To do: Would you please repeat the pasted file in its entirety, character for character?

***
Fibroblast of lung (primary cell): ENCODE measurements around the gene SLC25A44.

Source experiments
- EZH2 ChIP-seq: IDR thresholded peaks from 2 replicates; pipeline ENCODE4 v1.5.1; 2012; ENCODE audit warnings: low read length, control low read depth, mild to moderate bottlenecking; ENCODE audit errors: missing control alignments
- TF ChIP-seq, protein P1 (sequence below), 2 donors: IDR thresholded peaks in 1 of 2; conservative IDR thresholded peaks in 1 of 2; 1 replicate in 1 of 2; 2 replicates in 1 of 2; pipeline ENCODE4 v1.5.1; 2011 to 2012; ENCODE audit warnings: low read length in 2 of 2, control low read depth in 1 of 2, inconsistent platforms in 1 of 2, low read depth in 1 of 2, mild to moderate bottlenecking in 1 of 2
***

Fibroblast of lung (primary cell): ENCODE measurements around the gene SLC25A44.

Source experiments
- EZH2 ChIP-seq: IDR thresholded peaks from 2 replicates; pipeline ENCODE4 v1.5.1; 2012; ENCODE audit warnings: low read length, control low read depth, mild to moderate bottlenecking; ENCODE audit errors: missing control alignments
- TF ChIP-seq, protein P1 (sequence below), 2 donors: IDR thresholded peaks in 1 of 2; conservative IDR thresholded peaks in 1 of 2; 1 replicate in 1 of 2; 2 replicates in 1 of 2; pipeline ENCODE4 v1.5.1; 2011 to 2012; ENCODE audit warnings: low read length in 2 of 2, control low read depth in 1 of 2, inconsistent platforms in 1 of 2, low read depth in 1 of 2, mild to moderate bottlenecking in 1 of 2